Younger onset dementia has a devastating impact on the lives of people diagnosed and their families, with many developing complex care needs as their illness progresses. In a new study of 5,400 people with younger onset dementia by the Australian Institute of Health and Welfare (AIHW), over half (58%) required permanent residential aged care, with 25% of these people aged under 65 at the time of entry to care.
The report, Younger onset dementia: new insights using linked data, uses linked data to build a detailed picture of people with younger onset dementia, their interactions with health and support services and pathways to using residential aged care services.
This report is timely in the context of increasing numbers of people being diagnosed with younger onset dementia as well as commitments from the Australian Government to minimise the number of younger people living in permanent residential aged care.
'Younger onset dementia refers to dementia that begins before the age of 65. Although dementia is considered to be an older person's disease, the number of Australians living with younger onset dementia is set to increase from 28,000 in 2021 to 39,000 by 2050,' said AIHW spokesperson Dr. Fleur de Crespigny (PhD).
'The experiences and needs of Australians living with younger onset dementia (and their carers) are often different from those of older people. People with younger onset dementia often retain good physical health, which can affect the suitability of dementia services that are targeted at older people,' Dr. de Crespigny said.
Rather than looking at all people with younger onset dementia, this study focused on 5,400 people who were at a relatively early stage of dementia – as identified by the dispensing of drugs used to treat Alzheimer's disease – and followed them over time from a similar starting point.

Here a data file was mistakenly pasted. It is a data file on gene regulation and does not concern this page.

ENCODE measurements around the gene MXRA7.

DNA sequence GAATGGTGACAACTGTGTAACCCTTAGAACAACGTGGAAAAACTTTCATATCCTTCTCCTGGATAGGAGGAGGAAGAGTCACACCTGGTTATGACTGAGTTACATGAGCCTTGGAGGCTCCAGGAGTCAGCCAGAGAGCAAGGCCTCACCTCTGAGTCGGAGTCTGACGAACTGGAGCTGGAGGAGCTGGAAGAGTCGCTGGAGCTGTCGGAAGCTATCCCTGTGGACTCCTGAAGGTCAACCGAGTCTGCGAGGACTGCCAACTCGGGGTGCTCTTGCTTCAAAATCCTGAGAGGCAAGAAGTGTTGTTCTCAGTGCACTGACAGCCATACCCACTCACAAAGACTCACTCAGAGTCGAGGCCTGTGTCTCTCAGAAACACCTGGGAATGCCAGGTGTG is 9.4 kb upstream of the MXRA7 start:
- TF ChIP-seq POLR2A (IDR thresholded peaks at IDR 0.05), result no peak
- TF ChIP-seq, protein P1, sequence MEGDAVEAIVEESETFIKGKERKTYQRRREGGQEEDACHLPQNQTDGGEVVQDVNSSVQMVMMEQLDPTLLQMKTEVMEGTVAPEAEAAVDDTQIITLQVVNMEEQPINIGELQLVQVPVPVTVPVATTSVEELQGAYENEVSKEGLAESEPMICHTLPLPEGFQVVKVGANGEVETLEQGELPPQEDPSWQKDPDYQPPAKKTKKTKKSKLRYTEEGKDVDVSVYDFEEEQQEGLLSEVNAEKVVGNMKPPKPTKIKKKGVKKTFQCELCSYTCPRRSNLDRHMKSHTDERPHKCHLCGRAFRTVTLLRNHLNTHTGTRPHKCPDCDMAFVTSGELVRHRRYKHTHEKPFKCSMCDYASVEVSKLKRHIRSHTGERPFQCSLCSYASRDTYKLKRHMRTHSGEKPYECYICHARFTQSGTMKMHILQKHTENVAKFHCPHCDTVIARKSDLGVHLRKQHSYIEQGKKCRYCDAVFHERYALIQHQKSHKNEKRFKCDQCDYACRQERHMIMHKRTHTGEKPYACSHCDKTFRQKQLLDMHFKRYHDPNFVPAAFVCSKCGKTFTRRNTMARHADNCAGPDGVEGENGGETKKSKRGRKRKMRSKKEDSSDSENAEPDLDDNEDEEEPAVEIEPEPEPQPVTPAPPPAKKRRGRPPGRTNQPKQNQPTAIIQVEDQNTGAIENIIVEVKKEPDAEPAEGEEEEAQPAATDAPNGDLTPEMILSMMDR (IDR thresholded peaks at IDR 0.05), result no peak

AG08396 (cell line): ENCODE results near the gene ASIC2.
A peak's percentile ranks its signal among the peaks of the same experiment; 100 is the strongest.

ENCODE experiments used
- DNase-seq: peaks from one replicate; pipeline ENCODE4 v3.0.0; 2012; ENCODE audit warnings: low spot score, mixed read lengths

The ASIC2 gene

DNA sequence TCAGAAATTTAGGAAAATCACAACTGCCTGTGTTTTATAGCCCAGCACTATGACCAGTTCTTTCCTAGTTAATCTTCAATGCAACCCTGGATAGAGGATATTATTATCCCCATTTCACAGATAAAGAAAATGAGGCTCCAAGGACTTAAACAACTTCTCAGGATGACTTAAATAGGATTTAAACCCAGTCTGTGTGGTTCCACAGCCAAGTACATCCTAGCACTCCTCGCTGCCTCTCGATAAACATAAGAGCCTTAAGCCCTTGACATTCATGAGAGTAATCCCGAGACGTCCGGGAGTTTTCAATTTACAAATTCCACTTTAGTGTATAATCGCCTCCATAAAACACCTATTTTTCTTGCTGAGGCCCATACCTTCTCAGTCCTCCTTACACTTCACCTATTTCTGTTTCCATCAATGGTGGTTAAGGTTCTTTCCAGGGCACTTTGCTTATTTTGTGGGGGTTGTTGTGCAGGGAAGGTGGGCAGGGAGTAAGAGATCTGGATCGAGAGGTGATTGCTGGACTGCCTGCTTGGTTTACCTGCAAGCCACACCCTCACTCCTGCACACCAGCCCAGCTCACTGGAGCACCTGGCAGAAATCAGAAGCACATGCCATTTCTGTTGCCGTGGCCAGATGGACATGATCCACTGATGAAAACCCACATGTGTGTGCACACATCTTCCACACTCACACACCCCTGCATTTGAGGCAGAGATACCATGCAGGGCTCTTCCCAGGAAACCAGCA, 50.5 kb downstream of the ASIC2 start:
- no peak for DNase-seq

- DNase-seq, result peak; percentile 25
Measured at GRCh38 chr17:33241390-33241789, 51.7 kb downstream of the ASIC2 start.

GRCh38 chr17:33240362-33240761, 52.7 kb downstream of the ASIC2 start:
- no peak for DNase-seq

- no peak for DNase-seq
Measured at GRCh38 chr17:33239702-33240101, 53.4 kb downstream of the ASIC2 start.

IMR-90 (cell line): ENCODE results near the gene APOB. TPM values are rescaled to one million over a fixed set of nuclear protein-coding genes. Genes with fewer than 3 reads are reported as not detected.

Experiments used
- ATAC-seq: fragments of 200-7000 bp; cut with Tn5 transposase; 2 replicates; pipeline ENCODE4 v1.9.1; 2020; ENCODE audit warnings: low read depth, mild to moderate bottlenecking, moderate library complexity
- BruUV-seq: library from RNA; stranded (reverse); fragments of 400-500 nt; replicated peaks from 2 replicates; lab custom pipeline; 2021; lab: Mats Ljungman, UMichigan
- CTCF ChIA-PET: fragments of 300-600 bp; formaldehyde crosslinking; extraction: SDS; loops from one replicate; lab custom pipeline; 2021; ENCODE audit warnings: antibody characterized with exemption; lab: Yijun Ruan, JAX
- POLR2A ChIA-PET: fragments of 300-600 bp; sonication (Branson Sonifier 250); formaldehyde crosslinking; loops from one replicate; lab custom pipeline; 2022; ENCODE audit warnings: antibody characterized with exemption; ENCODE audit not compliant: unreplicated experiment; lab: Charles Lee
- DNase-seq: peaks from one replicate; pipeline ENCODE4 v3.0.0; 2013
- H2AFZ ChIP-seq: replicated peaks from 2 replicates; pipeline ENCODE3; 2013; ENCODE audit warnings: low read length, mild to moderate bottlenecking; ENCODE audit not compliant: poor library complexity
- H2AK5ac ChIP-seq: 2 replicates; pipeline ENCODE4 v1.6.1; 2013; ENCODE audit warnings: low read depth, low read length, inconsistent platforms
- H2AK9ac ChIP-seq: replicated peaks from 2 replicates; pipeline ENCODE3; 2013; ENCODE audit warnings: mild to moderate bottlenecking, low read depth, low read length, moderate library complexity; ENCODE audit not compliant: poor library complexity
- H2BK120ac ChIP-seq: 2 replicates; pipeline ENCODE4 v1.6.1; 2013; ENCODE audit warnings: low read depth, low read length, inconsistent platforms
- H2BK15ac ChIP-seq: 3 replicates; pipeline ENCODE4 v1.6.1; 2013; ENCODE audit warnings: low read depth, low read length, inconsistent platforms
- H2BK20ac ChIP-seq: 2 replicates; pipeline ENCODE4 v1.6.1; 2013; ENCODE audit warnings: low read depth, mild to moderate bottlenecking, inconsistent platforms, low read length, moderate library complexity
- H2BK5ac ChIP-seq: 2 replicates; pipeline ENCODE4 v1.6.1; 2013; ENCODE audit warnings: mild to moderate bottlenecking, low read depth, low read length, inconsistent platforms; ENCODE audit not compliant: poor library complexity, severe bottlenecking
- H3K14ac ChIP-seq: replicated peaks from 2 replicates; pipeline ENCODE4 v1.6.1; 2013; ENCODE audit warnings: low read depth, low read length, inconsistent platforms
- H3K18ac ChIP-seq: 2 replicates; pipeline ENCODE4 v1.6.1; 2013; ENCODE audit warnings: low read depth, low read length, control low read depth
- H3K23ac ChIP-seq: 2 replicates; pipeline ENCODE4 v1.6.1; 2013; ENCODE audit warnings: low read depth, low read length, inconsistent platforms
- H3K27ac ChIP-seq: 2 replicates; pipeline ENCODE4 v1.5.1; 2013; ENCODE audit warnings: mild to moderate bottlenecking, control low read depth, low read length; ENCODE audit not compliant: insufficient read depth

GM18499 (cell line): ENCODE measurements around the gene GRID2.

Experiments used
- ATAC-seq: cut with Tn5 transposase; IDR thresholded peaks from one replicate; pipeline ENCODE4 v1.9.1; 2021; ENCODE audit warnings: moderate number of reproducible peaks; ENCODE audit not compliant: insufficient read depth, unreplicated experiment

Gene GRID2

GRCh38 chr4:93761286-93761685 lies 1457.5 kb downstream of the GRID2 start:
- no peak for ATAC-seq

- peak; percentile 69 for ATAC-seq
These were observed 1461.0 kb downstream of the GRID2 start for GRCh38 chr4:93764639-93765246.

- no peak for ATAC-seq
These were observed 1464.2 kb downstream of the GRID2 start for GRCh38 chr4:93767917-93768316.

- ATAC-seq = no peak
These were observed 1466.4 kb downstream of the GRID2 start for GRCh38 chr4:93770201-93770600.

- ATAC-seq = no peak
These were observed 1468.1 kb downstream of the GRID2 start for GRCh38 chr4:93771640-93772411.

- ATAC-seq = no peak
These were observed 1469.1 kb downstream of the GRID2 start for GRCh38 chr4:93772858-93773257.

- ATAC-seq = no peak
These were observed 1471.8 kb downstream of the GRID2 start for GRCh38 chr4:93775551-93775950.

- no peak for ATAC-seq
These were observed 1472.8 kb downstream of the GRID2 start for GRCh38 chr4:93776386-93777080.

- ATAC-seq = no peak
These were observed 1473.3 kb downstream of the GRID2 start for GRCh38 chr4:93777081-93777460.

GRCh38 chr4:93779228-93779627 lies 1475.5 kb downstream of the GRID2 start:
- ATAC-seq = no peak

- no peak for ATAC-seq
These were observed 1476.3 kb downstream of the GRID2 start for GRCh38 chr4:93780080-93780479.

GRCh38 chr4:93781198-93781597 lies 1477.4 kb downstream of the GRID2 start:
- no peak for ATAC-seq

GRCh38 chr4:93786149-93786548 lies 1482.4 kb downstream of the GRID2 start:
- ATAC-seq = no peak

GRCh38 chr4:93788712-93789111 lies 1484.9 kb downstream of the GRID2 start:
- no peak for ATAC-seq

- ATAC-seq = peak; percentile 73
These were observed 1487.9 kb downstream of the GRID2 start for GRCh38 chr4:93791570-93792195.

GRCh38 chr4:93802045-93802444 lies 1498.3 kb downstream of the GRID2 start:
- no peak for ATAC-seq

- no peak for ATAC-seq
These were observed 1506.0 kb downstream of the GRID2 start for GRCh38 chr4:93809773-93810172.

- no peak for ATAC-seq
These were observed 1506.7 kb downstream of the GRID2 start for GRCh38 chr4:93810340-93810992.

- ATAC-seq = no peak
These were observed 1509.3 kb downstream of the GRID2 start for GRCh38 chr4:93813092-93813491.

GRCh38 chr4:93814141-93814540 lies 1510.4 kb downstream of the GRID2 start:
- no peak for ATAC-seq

In the absence of age-appropriate options, people with younger onset dementia may need to enter residential aged care. The report reveals more than half (58%) of people with younger onset dementia lived in permanent residential aged care during the study period from 2011–2017. Of these, one-quarter (25%) were aged under 65 when they first entered care.
The report has also been able to identify those with younger onset dementia using respite residential aged care, which can give people with dementia and their carers a break.
'Residential respite care was used by a third (34%) of people with younger onset dementia who went on to enter permanent residential aged care. Other research shows 45% of people of all ages access respite care before they enter permanent care, suggesting that people with younger onset dementia may be under-using these services,' Dr. de Crespigny said.
Entry to permanent residential aged care is often accompanied by a change in health service and medicine use, for those with younger onset dementia.
The dispensing of antipsychotic drugs increased from 44% to 63% of people in the first 6 months after entry to permanent residential aged care. The dispensing of antidepressants also increased from 56% to 62% of people.
Dr. de Crespigny noted the importance of providing accessible dementia services for Australians from culturally and linguistically diverse (CALD) backgrounds. Understanding the language background of people with dementia is particularly important, as people often use their first language more predominantly as their dementia progresses.